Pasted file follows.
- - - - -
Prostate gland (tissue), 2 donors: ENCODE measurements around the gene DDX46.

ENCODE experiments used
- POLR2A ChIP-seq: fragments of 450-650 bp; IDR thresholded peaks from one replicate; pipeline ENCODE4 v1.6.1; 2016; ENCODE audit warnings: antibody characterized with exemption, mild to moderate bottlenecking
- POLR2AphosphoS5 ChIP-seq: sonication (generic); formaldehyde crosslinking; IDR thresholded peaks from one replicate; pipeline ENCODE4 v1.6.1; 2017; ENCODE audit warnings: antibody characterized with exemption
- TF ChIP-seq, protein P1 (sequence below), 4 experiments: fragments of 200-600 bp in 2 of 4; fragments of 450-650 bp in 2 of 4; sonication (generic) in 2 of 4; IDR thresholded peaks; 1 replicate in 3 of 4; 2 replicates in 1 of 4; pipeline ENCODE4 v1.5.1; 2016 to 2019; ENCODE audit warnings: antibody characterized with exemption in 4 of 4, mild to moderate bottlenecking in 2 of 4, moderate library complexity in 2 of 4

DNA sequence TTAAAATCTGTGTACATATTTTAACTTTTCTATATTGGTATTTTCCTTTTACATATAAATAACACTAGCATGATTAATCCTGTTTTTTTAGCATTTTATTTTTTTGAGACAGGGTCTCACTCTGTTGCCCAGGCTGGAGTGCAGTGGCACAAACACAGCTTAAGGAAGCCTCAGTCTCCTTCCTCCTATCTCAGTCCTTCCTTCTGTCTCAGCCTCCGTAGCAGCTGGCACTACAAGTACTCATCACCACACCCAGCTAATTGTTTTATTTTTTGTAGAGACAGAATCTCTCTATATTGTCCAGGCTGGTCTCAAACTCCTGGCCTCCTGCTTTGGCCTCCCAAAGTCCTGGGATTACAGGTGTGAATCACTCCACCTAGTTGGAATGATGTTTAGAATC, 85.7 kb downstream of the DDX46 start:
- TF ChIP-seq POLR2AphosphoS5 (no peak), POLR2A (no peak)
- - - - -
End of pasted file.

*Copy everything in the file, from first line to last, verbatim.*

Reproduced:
Prostate gland (tissue), 2 donors: ENCODE measurements around the gene DDX46.

ENCODE experiments used
- POLR2A ChIP-seq: fragments of 450-650 bp; IDR thresholded peaks from one replicate; pipeline ENCODE4 v1.6.1; 2016; ENCODE audit warnings: antibody characterized with exemption, mild to moderate bottlenecking
- POLR2AphosphoS5 ChIP-seq: sonication (generic); formaldehyde crosslinking; IDR thresholded peaks from one replicate; pipeline ENCODE4 v1.6.1; 2017; ENCODE audit warnings: antibody characterized with exemption
- TF ChIP-seq, protein P1 (sequence below), 4 experiments: fragments of 200-600 bp in 2 of 4; fragments of 450-650 bp in 2 of 4; sonication (generic) in 2 of 4; IDR thresholded peaks; 1 replicate in 3 of 4; 2 replicates in 1 of 4; pipeline ENCODE4 v1.5.1; 2016 to 2019; ENCODE audit warnings: antibody characterized with exemption in 4 of 4, mild to moderate bottlenecking in 2 of 4, moderate library complexity in 2 of 4

DNA sequence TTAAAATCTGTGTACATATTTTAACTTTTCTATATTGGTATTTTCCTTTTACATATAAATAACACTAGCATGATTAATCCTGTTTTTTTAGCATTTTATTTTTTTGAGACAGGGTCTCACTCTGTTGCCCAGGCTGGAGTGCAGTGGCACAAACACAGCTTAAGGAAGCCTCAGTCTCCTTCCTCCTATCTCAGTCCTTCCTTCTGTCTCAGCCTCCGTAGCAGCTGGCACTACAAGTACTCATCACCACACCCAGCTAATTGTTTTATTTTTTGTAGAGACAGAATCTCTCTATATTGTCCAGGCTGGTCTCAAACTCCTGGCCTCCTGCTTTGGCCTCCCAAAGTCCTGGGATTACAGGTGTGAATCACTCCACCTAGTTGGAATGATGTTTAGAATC, 85.7 kb downstream of the DDX46 start:
- TF ChIP-seq POLR2AphosphoS5 (no peak), POLR2A (no peak)